“We must accept any way and any alliance that will help us gain entrance into that realm. We shall try to have even the slightest connection with that perfect goal of our innate aspiration. We are helpless; we are hopeless in the midst of disappointment. We are in extreme danger. We rely on our free will, our capacity of selection for our own good, but it is too minute and helpless to guide us. What danger we are in! All around us are witnesses to this danger. How important is a real Guru who can guide us to our real welfare.”

So, verse 7:

pṛchchhāmi tvāṁ dharma-sammūḍha-chetāḥ
yach chhreyaḥ syān niśchitaṁ brūhi tan me
śiṣyas te ’haṁ śādhi māṁ tvāṁ prapannam
“Now I am bewildered. What is my real duty? I am losing heart and distraught. So please tell me clearly what is the best course of action to take. I am Your surrendered disciple; please instruct me.”

I recommend trying to learn at least the last line of this verse which expresses quite a crucial mood of seeking higher guidance in a surrendered mood and is often quoted by our Gurus: śiṣyas te ’haṁ śādhi māṁ tvāṁ prapannam, “I am Your surrendered disciple; please instruct me.”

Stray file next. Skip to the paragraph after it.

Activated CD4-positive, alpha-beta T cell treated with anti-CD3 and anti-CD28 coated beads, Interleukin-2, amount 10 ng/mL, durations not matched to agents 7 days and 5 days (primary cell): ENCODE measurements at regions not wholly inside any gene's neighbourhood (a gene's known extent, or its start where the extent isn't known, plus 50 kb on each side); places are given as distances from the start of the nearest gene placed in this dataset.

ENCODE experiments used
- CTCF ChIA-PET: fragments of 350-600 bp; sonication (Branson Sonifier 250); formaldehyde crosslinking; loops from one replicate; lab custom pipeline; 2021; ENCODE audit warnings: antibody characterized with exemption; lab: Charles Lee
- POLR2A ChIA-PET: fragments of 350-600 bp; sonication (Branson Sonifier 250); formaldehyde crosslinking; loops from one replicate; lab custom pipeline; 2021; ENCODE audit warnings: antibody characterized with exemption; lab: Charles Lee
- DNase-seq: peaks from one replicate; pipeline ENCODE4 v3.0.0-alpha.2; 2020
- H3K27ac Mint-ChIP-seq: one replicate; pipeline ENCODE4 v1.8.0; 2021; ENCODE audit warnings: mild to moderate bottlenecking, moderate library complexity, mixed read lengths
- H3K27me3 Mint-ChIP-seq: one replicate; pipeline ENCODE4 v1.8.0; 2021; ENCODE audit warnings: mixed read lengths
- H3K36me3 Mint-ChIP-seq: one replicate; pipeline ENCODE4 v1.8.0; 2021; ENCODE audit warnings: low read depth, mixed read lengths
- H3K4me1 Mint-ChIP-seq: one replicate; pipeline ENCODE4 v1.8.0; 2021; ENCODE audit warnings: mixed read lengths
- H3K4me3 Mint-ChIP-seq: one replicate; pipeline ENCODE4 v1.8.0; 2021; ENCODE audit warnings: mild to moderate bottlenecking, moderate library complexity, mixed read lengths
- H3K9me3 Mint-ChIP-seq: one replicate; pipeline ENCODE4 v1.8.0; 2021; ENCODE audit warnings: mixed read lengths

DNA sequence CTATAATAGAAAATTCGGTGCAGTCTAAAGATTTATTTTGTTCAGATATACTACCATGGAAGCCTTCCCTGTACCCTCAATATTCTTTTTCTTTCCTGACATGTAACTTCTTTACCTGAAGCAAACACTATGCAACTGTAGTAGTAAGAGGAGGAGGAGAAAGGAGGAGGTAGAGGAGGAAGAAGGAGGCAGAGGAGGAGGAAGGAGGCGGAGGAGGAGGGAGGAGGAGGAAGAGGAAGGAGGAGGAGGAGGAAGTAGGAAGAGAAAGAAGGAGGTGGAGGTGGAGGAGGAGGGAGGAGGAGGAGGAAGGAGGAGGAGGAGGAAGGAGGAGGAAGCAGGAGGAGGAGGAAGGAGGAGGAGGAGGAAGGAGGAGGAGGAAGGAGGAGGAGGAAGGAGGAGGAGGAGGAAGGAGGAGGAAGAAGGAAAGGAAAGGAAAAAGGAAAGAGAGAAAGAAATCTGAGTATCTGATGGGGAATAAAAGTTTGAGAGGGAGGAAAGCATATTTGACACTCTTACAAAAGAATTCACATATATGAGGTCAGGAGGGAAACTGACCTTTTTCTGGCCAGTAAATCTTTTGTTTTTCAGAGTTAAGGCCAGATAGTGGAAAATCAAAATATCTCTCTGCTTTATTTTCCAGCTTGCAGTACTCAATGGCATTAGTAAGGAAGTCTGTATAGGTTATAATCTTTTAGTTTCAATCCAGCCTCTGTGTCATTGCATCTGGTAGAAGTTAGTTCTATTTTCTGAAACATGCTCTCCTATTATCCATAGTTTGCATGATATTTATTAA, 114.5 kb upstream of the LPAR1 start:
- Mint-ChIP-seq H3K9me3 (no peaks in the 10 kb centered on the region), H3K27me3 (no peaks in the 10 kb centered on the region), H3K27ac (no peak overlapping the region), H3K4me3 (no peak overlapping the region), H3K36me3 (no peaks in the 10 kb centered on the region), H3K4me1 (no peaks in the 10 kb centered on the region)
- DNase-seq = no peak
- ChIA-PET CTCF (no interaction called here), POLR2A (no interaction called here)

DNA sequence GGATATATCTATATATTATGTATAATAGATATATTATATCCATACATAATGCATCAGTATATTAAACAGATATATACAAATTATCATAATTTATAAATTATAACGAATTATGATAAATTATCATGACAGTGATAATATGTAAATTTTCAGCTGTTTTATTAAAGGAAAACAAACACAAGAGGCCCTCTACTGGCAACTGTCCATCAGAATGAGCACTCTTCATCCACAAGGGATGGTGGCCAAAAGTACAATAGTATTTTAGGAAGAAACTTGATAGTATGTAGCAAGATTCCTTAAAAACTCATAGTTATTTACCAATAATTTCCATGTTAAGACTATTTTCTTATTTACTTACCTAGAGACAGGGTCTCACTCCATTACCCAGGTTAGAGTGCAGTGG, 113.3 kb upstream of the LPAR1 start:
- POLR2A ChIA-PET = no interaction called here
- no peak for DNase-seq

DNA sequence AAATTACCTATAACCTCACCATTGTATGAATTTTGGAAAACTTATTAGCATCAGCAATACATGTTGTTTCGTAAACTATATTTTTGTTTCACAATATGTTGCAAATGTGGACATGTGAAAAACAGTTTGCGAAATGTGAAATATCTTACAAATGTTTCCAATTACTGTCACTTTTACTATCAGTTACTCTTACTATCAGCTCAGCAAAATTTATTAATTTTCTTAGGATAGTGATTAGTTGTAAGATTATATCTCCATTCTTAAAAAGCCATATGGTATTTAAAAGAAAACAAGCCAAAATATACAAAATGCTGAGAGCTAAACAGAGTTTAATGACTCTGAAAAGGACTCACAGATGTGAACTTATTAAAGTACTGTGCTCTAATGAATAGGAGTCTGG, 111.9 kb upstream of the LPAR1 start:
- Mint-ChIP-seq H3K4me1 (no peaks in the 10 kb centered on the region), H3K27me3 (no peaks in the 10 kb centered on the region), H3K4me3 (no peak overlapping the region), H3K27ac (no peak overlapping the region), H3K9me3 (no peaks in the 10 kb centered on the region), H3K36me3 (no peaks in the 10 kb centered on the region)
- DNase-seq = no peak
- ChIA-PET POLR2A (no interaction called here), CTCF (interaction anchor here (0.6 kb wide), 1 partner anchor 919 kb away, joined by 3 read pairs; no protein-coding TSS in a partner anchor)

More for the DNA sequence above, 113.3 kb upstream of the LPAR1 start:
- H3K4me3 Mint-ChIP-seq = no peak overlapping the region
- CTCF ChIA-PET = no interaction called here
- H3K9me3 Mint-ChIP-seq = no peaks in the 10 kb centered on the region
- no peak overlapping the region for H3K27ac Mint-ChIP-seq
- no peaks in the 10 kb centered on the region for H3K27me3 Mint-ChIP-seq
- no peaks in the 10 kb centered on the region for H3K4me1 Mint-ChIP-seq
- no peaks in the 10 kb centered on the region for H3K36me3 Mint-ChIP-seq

Question: Jai Nitai 🙏🙏 As we are living in midst of danger in this material world, we need to surrender to a real Guru. But how do we get connected to a real Guru?

Answer: You may find this helpful:

12 October 2018

Continuing with chapter two: just wanted to share appreciation for these expressions at the beginning:

tam uvācha hṛṣīkeśaḥ prahasann iva bhārata
senayor ubhayor madhye viṣīdantam idaṁ vachaḥ
“O Bharata, there amidst the armies, Sri Hrishikesh, smiling, spoke thus to the grief-stricken Arjuna:”

This inspires me because it illustrates how, bewildered by objective circumstances, seeing things according to our materialistic, separate interest, we become easily disturbed and lament over various things. But from a spiritual perspective, seeing the Lord’s hand behind everything, one is always hopeful, positive, and optimistic.
So, while Arjuna is crying, Krishna is smiling ! (Vide: the verse tat te ‘nukampam, Param Guru Maharaj explains wonderfully here (as well as in many other places)

aśochyān anvaśochas tvaṁ
I like this phrase very much, the beginning of Krishna’s response to Arjuna: you are lamenting over that which is not worthy of lamentation. This is our disease: giving importance to that which has no importance, no meaning. One definition of ‘anartha’, that which has no meaning. One definition of maya, ‘that which is not’.